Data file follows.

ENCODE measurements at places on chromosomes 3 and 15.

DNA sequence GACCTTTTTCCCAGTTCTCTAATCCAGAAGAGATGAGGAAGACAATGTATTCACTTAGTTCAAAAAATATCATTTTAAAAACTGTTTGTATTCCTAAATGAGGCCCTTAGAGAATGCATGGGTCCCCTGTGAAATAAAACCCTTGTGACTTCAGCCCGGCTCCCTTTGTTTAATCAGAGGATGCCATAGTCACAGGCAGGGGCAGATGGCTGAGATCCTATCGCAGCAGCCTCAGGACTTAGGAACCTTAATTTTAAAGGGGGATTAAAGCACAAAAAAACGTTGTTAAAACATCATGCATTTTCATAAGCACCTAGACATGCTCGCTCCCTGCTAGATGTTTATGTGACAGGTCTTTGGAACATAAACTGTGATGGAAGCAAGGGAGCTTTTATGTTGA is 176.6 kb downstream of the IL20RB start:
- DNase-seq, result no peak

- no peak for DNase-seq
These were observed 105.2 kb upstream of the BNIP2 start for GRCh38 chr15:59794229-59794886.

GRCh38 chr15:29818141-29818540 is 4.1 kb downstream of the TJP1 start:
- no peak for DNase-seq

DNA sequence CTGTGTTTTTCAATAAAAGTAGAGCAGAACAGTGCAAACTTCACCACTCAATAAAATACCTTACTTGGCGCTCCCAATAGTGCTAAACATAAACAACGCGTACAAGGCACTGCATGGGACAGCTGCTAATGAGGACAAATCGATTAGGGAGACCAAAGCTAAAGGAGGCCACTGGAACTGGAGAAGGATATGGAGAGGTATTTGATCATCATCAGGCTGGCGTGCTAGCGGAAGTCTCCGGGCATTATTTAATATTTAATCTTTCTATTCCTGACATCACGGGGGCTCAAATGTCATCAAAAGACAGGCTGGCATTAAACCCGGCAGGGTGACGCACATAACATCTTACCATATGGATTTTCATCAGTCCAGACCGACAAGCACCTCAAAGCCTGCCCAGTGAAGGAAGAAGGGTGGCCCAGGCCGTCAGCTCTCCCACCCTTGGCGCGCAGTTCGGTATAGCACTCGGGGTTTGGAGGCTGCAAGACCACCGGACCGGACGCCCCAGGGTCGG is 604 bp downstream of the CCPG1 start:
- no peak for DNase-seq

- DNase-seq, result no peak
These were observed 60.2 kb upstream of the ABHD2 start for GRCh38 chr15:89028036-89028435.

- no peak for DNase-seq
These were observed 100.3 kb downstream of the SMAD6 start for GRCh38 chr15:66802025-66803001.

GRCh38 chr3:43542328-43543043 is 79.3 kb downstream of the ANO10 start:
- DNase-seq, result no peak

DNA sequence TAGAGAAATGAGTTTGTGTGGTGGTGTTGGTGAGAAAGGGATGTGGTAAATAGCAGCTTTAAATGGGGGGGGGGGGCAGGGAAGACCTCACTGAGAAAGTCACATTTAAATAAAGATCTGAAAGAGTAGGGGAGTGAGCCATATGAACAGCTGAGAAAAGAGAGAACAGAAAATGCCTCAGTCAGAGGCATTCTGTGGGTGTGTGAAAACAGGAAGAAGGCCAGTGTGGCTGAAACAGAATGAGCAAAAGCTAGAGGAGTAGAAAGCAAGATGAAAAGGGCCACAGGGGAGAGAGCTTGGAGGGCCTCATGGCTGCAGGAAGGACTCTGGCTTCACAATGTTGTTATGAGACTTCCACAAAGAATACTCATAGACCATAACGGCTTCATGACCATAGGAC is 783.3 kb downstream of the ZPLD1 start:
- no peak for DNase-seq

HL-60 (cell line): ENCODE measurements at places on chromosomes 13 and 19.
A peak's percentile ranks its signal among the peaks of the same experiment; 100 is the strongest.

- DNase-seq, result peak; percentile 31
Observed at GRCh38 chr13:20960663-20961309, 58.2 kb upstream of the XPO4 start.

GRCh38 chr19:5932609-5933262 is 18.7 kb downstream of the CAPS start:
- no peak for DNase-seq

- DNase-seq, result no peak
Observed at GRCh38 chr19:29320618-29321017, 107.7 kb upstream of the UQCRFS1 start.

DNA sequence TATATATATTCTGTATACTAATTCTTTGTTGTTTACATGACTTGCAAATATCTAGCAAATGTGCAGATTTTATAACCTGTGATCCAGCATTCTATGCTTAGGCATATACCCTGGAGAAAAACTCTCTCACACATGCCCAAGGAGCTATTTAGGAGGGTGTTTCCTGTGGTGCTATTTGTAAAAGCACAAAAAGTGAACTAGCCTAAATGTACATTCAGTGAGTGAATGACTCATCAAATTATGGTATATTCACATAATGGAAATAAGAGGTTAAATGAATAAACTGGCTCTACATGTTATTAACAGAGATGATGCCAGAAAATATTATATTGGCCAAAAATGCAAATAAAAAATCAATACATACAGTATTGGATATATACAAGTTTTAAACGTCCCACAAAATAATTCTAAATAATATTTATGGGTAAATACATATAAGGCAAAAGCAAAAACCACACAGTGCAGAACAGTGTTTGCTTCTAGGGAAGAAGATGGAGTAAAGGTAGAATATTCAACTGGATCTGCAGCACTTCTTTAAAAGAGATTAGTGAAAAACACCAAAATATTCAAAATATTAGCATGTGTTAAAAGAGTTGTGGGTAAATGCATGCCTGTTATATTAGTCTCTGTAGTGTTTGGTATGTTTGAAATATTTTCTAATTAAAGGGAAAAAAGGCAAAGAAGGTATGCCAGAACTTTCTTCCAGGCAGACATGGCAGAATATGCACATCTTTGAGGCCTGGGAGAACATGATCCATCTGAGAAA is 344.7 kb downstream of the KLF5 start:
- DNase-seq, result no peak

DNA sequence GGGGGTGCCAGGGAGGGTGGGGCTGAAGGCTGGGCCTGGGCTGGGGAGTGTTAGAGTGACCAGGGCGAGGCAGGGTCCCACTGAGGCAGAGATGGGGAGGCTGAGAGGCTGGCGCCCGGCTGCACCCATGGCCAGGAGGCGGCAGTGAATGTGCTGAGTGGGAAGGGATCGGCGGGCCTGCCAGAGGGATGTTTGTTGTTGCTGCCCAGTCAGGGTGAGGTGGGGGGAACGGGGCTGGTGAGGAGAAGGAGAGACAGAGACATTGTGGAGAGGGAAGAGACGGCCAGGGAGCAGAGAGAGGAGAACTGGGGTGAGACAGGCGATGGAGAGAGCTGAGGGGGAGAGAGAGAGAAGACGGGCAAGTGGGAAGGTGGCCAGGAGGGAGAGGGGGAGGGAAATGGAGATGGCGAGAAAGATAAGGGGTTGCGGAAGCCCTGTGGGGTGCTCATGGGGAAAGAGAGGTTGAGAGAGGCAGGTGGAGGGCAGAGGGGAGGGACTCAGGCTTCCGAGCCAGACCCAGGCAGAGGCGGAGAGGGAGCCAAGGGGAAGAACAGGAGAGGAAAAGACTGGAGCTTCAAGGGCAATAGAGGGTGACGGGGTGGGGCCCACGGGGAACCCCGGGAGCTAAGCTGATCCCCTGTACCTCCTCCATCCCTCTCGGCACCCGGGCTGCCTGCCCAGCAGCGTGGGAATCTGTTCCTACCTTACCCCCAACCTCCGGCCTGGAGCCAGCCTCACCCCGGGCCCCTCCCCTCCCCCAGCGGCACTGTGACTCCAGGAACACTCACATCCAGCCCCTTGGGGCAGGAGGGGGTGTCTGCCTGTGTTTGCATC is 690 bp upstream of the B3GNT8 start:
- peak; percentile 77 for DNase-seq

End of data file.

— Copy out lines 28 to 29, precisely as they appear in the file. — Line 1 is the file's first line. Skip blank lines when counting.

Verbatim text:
DNA sequence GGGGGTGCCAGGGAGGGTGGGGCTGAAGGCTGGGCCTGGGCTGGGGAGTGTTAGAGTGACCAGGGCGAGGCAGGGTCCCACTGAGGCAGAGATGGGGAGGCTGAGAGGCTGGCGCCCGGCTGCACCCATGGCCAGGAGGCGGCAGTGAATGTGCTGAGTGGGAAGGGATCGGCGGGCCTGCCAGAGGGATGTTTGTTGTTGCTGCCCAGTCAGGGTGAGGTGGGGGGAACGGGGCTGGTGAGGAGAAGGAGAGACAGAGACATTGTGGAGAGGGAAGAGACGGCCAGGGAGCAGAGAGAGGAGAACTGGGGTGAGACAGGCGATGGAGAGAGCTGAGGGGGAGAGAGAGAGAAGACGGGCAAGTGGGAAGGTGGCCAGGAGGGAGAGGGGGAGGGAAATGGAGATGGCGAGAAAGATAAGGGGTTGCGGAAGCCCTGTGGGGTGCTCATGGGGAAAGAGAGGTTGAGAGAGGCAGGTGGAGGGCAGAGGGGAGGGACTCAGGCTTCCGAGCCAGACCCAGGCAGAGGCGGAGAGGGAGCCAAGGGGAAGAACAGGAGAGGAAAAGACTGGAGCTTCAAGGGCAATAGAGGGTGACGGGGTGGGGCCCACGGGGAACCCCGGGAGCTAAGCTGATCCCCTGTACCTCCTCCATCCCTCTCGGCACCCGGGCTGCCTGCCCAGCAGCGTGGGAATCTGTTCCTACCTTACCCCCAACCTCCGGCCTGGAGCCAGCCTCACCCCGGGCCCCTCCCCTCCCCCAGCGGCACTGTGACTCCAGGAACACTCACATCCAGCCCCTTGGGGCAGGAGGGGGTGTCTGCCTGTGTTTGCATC is 690 bp upstream of the B3GNT8 start:
- peak; percentile 77 for DNase-seq